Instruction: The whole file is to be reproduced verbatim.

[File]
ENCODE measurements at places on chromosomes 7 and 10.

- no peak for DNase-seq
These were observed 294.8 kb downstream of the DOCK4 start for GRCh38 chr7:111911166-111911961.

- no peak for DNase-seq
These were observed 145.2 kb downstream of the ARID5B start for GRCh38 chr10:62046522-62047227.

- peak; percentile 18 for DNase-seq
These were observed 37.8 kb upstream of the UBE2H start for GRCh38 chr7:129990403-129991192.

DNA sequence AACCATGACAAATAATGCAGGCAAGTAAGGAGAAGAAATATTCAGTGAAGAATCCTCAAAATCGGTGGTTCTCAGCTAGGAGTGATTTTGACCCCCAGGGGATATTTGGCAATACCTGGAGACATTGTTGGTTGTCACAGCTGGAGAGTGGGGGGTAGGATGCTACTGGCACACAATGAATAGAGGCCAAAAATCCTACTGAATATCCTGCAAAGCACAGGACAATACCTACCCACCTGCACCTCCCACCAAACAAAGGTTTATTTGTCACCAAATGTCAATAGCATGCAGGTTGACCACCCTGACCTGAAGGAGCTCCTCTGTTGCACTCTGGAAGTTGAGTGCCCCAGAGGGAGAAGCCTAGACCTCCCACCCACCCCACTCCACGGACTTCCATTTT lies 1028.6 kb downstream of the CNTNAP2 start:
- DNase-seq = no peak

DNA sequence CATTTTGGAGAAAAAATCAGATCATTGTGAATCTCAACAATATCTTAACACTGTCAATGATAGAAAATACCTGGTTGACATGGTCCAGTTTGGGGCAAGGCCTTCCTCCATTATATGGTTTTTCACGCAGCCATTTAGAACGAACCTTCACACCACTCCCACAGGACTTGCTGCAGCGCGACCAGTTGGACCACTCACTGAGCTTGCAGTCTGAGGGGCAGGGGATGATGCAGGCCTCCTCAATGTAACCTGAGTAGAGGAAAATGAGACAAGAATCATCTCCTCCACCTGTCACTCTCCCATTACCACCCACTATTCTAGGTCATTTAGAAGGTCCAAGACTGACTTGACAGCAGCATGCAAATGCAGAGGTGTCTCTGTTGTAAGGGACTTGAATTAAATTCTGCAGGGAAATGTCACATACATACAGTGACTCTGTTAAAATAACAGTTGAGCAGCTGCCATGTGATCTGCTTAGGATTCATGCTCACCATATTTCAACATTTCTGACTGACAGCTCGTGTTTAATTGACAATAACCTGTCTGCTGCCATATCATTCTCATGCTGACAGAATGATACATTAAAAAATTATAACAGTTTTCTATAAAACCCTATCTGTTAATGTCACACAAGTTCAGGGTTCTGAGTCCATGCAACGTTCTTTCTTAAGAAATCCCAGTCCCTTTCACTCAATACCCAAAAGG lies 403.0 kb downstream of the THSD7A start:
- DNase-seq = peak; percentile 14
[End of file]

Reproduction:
ENCODE measurements at places on chromosomes 7 and 10.

- no peak for DNase-seq
These were observed 294.8 kb downstream of the DOCK4 start for GRCh38 chr7:111911166-111911961.

- no peak for DNase-seq
These were observed 145.2 kb downstream of the ARID5B start for GRCh38 chr10:62046522-62047227.

- peak; percentile 18 for DNase-seq
These were observed 37.8 kb upstream of the UBE2H start for GRCh38 chr7:129990403-129991192.

DNA sequence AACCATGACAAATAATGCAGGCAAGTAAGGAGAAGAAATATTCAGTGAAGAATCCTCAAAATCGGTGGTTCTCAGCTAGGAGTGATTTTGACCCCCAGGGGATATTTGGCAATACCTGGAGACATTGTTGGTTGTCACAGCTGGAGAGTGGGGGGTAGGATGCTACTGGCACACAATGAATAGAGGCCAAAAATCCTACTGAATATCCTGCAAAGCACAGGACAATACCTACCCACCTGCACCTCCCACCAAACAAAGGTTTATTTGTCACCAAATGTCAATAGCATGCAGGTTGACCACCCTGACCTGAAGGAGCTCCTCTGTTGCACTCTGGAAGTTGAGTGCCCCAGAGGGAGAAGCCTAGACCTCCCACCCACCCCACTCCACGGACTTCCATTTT lies 1028.6 kb downstream of the CNTNAP2 start:
- DNase-seq = no peak

DNA sequence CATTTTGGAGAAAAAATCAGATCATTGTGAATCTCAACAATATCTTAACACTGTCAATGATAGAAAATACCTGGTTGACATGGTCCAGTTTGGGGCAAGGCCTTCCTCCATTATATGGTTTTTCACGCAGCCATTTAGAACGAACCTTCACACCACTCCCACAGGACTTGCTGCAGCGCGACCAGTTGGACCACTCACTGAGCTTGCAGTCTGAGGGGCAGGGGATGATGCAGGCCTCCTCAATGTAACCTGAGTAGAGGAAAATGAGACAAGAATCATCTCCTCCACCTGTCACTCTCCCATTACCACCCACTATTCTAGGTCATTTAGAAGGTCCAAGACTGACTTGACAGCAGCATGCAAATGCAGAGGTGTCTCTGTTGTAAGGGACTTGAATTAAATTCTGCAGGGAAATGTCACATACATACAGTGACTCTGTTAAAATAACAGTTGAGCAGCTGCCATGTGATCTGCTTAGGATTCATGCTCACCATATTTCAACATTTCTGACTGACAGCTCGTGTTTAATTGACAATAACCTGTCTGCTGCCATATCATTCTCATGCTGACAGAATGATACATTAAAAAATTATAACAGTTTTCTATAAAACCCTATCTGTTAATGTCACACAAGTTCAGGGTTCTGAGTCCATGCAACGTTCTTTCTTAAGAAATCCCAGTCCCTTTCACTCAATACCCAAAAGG lies 403.0 kb downstream of the THSD7A start:
- DNase-seq = peak; percentile 14